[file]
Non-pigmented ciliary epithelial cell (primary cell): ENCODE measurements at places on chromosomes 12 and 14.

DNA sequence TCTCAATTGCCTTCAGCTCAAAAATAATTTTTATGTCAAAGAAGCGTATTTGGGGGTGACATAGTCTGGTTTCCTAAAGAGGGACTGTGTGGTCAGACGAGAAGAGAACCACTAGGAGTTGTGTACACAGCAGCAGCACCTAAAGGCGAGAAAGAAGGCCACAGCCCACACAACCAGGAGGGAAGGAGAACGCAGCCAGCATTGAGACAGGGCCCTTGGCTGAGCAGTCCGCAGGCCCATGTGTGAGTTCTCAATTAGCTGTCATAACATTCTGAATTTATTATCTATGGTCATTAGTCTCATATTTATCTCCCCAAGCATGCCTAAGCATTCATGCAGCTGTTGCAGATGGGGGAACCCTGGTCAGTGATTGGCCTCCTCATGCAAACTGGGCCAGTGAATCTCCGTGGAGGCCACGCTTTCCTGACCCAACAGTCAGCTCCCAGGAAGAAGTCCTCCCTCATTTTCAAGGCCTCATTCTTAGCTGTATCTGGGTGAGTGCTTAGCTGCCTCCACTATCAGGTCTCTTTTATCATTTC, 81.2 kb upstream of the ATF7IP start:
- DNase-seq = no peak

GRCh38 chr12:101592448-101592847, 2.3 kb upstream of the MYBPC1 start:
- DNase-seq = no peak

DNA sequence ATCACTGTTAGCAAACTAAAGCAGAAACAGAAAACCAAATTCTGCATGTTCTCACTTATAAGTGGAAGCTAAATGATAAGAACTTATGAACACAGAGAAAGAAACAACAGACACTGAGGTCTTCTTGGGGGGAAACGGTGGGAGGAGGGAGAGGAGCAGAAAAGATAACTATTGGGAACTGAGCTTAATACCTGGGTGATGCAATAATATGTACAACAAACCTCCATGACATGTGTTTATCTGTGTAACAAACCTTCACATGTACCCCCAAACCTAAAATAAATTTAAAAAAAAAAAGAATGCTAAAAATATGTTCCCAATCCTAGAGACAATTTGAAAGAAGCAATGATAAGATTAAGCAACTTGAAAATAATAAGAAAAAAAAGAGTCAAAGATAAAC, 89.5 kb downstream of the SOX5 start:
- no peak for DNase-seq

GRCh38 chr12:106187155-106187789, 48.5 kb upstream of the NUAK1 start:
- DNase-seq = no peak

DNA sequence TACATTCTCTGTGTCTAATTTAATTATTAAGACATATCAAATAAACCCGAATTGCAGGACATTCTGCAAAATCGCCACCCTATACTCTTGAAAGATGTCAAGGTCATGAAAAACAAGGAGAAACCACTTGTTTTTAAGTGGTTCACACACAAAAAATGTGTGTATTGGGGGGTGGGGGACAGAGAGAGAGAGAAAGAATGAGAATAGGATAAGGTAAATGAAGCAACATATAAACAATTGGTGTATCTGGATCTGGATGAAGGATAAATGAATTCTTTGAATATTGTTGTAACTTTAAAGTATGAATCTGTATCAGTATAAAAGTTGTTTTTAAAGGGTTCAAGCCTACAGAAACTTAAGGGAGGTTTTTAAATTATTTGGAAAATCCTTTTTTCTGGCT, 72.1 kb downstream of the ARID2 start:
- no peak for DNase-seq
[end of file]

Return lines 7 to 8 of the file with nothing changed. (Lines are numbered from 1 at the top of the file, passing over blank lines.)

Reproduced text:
- no peak for DNase-seq

GRCh38 chr12:106187155-106187789, 48.5 kb upstream of the NUAK1 start: